Travellers will always want the real thing
The main point is more simple. No matter whether VR tech is convincing enough, travellers will always want the real thing. Nobody wants to feel like they’ve cheated or, worse, like they’ve somehow missed out. This is perhaps why physical trips to Machu Picchu will never be adequately replaced by VR.
It also explains why 92% of survey respondents stated that visiting a destination via a virtual reality headset would not count as actually having been there.
The reasons why are down to the feeling that VR travel can’t measure up to real-life travel, with the absence of the smells, sounds and atmosphere of the destination. not being able to enjoy the local food and drink, and missing out on meeting new people and locals.
Another important factor is the things that VR would take away from the experience, like local food and drink or the opportunity to meet new people; two things that are an important part of any travel experience.
Owner and Director of Italy4Real, Rem Malloy, said:
“We were very interested to see the results of this survey. Virtual reality and artificial intelligence are growing aspects of the travel industry and discussion around the role they play is vital.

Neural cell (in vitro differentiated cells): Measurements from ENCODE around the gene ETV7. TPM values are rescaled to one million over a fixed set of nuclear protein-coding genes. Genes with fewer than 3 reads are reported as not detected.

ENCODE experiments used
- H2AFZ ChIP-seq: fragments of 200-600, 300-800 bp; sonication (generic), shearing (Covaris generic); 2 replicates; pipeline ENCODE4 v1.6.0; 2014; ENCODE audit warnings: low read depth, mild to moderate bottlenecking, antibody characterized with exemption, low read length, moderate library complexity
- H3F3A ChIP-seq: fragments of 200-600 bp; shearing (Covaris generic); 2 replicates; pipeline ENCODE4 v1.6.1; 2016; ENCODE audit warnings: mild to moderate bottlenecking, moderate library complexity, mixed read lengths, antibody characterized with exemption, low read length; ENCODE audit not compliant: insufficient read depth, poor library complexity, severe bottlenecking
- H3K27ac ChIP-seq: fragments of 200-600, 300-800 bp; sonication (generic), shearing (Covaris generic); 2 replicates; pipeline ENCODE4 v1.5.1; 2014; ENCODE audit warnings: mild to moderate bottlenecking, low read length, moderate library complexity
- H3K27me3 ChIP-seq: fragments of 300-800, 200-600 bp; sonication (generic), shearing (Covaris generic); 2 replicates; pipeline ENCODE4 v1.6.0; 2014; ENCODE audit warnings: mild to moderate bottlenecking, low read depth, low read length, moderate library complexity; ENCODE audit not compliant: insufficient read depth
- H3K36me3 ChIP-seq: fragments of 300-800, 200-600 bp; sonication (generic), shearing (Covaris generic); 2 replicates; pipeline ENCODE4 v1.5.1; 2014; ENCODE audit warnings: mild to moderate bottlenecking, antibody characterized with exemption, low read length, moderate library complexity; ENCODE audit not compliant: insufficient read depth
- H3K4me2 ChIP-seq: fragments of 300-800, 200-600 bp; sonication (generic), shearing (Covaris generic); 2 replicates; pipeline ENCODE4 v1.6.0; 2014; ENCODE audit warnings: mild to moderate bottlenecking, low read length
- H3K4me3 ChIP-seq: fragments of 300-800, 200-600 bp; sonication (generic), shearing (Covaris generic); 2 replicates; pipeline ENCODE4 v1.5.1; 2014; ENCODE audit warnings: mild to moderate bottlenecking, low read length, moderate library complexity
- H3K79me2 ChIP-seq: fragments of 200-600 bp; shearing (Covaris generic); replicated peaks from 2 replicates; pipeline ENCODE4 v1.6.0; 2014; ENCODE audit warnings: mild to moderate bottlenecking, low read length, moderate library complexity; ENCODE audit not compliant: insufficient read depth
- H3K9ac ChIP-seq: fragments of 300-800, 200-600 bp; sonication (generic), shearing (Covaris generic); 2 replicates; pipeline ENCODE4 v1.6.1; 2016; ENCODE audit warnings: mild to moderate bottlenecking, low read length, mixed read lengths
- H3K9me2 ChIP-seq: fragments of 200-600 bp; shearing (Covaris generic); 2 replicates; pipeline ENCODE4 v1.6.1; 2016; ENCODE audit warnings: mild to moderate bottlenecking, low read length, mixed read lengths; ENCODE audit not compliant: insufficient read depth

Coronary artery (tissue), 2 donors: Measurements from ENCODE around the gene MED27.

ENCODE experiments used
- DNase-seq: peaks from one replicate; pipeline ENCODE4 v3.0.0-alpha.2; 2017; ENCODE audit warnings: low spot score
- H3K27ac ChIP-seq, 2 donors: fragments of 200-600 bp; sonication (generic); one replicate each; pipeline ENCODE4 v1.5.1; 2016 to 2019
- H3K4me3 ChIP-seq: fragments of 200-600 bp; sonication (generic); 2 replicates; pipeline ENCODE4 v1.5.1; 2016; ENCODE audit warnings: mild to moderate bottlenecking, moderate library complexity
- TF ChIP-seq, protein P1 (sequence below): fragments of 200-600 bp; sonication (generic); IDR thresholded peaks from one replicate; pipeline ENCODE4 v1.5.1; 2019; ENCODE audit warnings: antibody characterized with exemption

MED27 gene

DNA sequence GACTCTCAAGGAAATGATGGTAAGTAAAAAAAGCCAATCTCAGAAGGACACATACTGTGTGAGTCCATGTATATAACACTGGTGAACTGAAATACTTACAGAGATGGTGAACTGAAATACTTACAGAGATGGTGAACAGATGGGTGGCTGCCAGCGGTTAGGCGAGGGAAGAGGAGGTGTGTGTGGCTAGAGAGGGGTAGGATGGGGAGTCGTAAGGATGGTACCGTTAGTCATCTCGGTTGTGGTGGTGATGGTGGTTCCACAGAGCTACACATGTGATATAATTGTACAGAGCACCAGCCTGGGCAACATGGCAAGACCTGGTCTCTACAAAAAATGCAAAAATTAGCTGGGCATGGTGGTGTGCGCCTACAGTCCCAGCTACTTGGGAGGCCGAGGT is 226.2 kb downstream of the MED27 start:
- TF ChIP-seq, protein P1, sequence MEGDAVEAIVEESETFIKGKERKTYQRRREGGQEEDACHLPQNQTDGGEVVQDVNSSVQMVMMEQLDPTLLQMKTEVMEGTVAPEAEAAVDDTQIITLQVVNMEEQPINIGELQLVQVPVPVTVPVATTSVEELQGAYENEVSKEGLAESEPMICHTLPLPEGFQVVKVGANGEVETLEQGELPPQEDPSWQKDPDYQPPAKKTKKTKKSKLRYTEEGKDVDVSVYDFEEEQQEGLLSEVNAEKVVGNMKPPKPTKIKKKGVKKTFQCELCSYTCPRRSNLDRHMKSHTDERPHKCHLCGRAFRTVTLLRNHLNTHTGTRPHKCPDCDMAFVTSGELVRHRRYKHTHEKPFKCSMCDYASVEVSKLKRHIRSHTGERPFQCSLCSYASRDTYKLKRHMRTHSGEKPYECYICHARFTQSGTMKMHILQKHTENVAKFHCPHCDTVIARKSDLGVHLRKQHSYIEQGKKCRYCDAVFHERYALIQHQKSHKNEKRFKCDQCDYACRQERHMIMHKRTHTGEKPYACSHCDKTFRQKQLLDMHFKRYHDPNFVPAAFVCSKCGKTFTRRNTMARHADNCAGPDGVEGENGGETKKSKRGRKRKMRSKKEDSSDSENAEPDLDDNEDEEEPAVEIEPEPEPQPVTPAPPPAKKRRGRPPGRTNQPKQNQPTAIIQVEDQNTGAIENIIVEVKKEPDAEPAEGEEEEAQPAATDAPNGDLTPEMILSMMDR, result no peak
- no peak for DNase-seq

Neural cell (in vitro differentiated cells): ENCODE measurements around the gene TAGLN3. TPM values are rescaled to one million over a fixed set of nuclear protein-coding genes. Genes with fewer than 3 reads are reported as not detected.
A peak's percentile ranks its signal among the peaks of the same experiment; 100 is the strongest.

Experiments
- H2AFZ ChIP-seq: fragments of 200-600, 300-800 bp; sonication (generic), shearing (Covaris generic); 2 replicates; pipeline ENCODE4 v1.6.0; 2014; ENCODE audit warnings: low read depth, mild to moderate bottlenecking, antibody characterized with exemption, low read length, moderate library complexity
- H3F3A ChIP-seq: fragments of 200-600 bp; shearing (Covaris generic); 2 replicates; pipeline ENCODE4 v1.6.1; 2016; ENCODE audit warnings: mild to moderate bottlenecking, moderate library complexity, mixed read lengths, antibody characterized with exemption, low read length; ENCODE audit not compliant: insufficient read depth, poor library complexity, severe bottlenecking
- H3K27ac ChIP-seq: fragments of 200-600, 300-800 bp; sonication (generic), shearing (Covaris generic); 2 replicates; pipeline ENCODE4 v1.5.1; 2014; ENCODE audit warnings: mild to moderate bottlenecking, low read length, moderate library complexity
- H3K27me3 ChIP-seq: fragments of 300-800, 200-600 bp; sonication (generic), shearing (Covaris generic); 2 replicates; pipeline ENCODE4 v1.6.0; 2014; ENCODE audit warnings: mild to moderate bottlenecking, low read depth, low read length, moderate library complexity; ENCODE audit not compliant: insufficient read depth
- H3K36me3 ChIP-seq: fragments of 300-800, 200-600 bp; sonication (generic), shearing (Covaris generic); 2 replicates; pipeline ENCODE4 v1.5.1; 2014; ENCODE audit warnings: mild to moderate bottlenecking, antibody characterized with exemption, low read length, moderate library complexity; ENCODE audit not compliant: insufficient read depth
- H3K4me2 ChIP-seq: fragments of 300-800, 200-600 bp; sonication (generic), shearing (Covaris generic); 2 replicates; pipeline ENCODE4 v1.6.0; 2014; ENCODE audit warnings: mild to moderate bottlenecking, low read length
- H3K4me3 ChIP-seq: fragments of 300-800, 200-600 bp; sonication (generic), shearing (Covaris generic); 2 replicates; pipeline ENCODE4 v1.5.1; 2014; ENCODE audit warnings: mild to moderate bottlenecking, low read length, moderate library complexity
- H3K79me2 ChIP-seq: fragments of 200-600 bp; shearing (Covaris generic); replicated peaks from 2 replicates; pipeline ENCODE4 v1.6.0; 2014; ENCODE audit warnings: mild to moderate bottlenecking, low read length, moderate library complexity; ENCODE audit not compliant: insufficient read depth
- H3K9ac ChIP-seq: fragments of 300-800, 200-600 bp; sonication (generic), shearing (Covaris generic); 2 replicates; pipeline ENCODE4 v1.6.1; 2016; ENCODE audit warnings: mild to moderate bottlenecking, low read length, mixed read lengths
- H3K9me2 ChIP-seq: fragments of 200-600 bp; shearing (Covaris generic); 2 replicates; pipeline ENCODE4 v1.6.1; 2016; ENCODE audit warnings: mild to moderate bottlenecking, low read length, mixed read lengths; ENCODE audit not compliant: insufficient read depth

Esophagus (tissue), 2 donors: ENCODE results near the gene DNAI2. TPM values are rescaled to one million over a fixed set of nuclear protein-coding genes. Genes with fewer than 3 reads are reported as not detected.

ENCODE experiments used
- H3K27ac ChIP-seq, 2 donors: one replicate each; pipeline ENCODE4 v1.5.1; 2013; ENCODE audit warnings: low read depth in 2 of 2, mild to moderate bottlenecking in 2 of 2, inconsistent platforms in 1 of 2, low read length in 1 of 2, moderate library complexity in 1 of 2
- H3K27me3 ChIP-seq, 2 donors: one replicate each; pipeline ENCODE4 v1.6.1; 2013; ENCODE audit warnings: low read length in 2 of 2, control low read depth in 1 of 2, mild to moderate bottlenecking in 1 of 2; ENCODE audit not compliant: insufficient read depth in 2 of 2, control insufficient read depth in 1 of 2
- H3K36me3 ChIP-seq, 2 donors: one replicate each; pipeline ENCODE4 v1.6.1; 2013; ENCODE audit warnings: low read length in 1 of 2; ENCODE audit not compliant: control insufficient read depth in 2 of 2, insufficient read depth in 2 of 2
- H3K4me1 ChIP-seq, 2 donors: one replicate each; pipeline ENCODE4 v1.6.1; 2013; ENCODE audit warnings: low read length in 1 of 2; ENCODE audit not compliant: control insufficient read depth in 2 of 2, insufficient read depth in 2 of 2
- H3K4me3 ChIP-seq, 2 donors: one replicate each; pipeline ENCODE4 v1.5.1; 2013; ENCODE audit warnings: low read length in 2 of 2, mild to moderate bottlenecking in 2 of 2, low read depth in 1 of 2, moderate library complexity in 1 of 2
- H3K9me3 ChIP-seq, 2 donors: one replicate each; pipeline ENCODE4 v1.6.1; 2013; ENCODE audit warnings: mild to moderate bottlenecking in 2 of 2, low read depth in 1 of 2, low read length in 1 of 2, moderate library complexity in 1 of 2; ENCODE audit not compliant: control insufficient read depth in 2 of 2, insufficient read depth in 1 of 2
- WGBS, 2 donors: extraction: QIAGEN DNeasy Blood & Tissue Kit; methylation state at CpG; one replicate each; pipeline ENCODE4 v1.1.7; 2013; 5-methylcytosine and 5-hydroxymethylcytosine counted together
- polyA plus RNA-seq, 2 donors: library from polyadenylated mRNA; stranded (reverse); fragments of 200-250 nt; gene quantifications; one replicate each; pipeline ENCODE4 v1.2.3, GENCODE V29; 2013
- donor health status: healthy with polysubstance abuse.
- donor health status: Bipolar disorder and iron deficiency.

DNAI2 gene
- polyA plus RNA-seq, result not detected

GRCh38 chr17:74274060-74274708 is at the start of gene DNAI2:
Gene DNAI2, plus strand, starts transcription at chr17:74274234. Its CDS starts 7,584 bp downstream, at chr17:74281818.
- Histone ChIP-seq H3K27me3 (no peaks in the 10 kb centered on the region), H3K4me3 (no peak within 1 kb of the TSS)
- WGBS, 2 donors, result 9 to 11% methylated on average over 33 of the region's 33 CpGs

At Italy4Real authentic travel experiences are at the core of what we do and we don’t believe that virtual reality could ever replace the full sensory experience of travel. We are pleased to see that a large majority of respondents feel the same way.
Virtual reality can certainly help to enhance the travel experience at the pre-booking stage, however we don’t believe it could ever replace it entirely.
We were also interested to see that 67% of respondents feel the role of tour guide could not be replaced by artificial intelligence. At Italy4Real our expert local tour guides are a crucial part of our services, and we intend to keep that personal touch.”
VR’s place in the travel industry will expand
Let’s assume that VR technology is decades away from convincingly imitating the real world. And that in terms of travel, it will always be second best to reality. There are still, as we’ve spoken about before, potential applications to excite travel industry professionals.
These include providing interactive guided tours of accommodation and resorts and generally showing off a destination’s best visuals.
One final point: Sure, VR travel might never reach the stage where it’s an adequate replacement for the real thing. But it could make a name for itself as a backup option. Perhaps it will soon be offering the ill, the incapacitated and the elderly a way to visit sights and experience places that otherwise would be beyond their reach.
Survey respondents hinted at this. 77% said VR would be a good option if you’re not physically capable of travelling. Other benefits suggested were that people could effectively via VR go ‘wherever you want, whenever you want’. Another plus is price: VR would be significantly cheaper than genuine travelling in the long-term.
We love travel technology, not just Virtual Reality